There is a major disconnect when it comes to mental health and what it means to black parents and their children (at whatever age). I can imagine this is happening in many households right now as we struggle to make it through literally each day and try our best to deal with covid19 and the black lives matter revolution! My heart goes out to those who find themselves in this situation, living with a family who does not understand mental health and therefore are being more harmful than helpful. And I can say that because I understand what kind of challenges and emotions it creates. I’ve lived it.
Many black parents believe there is just no room or time for mental illness. If you profess your struggle to your family it’s often met with frustration or even anger. But I want you to know, you are not alone!
When I first got sick my Dad’s favorite thing to say to me was, “If the house is on fire, the house is on fire.” And he would add a very animated “Get out!” at the end of the quote.
He would say this to me in my times of despair. It was his advice when I would bring up issues I was depressed or anxious about, perhaps it was about school, my career, my personal trauma or my relationships at the time. I know he was trying his best to help me but it used to. Piss. Me. Off.
As I step back and look at the last 20 years of dealing with depression, OCD and anxiety while also considering the current state of the world, I realize this advice is very West Indian. It relates to that notion of you have food, water and shelter, what else is there to be upset about? I think for him as an immigrant and a black man, he did not have time or the luxury to address his mental health or even think about it. To him, you have to be logical and simplify the situation. Which is likely what he had to do as a young black man in a foreign country trying to make a life for himself and later for his family. Metaphorically, the “getting out of the house” leaves no room for questions like who started the fire? What personal belongings do I grab? Will insurance cover it? Forget all that, you need to get out of the burning house! It also leaves no room for emotions.
“If the house is on fire, the house is on fire. Get out.”Tweet
It took nearly 20 years before I started to understand this quote to be honest and it…well, kind of makes sense!
The guy you like doesn’t like you, he doesn’t like you, move on.
You failed the exam, you failed the exam, what are you going to do next?
You didn’t get the job, you didn’t get the job, what other jobs can you look at? How else can you generate income?
It is about accepting that the house is on fire and that you must get out, let go of the house and move on. Don’t discuss the fire! Get out of the damn house. Don’t ruminate! It has helped me accept certain realities. These things you can’t control are happening (you can’t control that house fire), you have to look beyond them and look at what you can do, what you can control.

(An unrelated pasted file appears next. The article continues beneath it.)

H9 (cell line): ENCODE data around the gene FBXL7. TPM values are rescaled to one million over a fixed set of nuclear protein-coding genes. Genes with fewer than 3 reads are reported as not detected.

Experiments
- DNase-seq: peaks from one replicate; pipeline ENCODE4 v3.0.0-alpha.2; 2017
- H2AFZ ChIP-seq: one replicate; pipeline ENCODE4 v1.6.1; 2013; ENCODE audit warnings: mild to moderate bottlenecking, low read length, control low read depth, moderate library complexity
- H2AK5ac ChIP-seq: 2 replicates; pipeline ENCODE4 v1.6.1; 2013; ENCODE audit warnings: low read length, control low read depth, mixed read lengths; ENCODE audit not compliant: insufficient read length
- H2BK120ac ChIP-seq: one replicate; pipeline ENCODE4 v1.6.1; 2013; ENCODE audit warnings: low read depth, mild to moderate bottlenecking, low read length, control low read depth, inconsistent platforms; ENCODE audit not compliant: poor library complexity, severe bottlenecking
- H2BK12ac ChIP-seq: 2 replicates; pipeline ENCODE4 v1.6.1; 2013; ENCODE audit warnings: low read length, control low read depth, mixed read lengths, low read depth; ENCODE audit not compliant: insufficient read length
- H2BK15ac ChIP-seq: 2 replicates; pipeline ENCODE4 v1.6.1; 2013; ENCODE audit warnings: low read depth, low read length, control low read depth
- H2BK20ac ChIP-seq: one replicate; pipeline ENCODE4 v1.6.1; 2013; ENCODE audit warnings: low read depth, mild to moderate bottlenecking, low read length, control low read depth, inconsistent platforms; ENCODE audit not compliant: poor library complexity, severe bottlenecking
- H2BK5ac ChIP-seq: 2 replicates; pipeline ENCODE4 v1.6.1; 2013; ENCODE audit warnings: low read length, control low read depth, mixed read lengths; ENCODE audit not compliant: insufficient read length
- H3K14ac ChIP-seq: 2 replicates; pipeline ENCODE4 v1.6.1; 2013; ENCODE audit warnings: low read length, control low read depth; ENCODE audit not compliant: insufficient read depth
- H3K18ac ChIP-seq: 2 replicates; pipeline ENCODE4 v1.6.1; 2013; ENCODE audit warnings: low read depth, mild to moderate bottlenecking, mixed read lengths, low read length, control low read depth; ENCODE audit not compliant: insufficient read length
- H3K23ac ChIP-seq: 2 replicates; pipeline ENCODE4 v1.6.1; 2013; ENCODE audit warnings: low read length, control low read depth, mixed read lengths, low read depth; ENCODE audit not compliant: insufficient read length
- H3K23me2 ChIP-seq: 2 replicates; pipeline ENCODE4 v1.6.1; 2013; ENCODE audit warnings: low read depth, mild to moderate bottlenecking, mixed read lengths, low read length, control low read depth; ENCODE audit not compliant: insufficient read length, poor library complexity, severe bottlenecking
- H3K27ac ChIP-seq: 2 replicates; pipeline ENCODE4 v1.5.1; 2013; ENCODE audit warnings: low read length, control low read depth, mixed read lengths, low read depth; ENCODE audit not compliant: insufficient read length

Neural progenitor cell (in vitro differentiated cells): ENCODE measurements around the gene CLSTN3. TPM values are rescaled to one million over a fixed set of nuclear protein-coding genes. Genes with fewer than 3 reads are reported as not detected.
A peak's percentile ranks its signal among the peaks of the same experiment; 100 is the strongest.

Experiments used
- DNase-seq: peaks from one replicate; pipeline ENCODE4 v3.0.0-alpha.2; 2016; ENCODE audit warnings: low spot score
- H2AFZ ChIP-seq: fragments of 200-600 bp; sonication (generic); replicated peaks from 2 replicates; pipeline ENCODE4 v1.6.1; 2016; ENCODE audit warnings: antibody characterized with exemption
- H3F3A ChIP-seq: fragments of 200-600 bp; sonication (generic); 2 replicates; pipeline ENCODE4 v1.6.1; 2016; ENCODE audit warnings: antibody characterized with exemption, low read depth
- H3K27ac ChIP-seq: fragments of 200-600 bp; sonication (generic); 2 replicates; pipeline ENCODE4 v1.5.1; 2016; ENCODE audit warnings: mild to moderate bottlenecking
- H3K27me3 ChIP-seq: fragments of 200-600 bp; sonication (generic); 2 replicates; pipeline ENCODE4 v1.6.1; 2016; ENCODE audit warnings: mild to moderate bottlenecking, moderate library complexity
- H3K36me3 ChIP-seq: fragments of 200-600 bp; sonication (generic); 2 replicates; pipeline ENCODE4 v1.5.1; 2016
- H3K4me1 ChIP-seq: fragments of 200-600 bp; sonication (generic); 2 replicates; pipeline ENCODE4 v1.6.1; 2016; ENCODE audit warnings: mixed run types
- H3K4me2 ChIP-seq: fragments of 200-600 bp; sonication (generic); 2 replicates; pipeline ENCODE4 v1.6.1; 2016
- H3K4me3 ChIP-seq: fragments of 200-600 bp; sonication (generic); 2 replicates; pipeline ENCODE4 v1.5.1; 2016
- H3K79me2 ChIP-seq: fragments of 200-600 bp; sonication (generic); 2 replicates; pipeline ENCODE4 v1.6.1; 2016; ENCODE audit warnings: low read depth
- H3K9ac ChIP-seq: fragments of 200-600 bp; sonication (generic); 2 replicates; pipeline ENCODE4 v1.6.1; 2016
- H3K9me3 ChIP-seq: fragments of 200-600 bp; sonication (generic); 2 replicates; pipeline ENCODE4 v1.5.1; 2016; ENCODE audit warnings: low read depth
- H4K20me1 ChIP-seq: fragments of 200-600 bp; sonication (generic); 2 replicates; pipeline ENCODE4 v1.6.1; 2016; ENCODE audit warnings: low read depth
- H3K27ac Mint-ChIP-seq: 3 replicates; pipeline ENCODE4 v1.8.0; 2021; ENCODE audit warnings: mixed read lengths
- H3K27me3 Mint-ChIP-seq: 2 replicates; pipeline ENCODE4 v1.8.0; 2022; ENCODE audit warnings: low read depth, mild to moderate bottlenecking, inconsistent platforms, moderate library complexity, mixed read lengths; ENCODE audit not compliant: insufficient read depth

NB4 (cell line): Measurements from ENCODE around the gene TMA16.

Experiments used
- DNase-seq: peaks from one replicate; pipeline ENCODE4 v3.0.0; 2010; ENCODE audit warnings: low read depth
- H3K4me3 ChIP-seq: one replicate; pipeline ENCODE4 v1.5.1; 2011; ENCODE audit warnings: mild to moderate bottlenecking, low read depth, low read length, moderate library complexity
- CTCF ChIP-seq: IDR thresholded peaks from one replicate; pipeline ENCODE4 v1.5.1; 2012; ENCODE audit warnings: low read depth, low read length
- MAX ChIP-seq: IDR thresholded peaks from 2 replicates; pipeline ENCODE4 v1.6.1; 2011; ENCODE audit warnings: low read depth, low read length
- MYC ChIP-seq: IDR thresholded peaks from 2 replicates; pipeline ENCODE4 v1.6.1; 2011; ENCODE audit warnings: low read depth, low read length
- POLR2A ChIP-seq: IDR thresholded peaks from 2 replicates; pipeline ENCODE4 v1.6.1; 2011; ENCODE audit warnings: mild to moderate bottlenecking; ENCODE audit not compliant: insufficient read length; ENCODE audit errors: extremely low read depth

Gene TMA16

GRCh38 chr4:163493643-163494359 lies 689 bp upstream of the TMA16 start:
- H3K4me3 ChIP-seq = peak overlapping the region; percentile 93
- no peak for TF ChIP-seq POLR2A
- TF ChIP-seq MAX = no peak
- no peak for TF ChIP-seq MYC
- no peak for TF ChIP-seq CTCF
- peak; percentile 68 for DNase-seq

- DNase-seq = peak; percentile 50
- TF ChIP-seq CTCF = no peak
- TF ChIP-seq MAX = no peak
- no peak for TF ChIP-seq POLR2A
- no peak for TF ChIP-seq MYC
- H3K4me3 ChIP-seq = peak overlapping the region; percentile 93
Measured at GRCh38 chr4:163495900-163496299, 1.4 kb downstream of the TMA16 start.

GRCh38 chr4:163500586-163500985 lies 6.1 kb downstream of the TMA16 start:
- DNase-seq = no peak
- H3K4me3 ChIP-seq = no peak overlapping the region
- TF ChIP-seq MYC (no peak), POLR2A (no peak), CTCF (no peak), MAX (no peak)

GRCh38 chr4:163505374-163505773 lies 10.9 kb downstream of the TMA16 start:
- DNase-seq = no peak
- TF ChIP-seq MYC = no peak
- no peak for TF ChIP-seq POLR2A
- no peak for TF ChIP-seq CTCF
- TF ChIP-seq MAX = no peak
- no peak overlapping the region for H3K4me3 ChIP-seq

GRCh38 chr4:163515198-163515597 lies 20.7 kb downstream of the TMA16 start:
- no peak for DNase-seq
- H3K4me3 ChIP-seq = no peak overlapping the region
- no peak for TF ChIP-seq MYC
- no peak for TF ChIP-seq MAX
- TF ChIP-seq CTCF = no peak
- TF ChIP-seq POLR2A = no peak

But let’s be real for a second here, this analogy does not take into account well, everything else! Pain, regret, sorrow, time to process, grief, a broken heart, broken promises, the list goes on forever. It’s a practical person’s advice and can only really be processed, once you’ve dealt with your emotions. It can be about owning your life.
I do believe if you are in the right frame of mind this idea can help you right now. We have to try to be logical when it comes to certain things, grieve but also try to be think about what can help you right now, whether that is self-care or taking breaks from work or your family. I’m not downplaying anyone’s pain and suffering right now but I think it is helpful to try not to ruminate because we all have to figure out our situations and next steps.
I talk about this example because it’s important to understand the approach black parents take and what they are thinking. Some parents are truly trying to help you, they just don’t know how yet. We need to acknowledge and address that gap before we can move forward as a community!
Has your parent, therapist, teacher etc. ever used seemingly inane quotes, analogies or metaphors to comfort you in your time of need? Did you understand them at the time? Were they helpful?
RESOURCES I LOVE:
“Meditation, breathing exercise, conversations, calming music and soulful yoga flows to soothe and restore your mind, body and soul. Led by Black Wellness Practitioners to address the needs of the Black Community. Open to all members of the Black Community. All Genders welcome.”
“So often the stigma surrounding mental health issues and therapy prevents Black women from taking the step of seeing a therapist. This space was developed to present mental health topics in a way that feels more accessible and relevant.”
“These organizations focused on the mental health and well-being of Black communities can offer some much-needed support right now.”
Read about my book here. Coming this summer!
Read “Why I wrote A Hidden Life” here.
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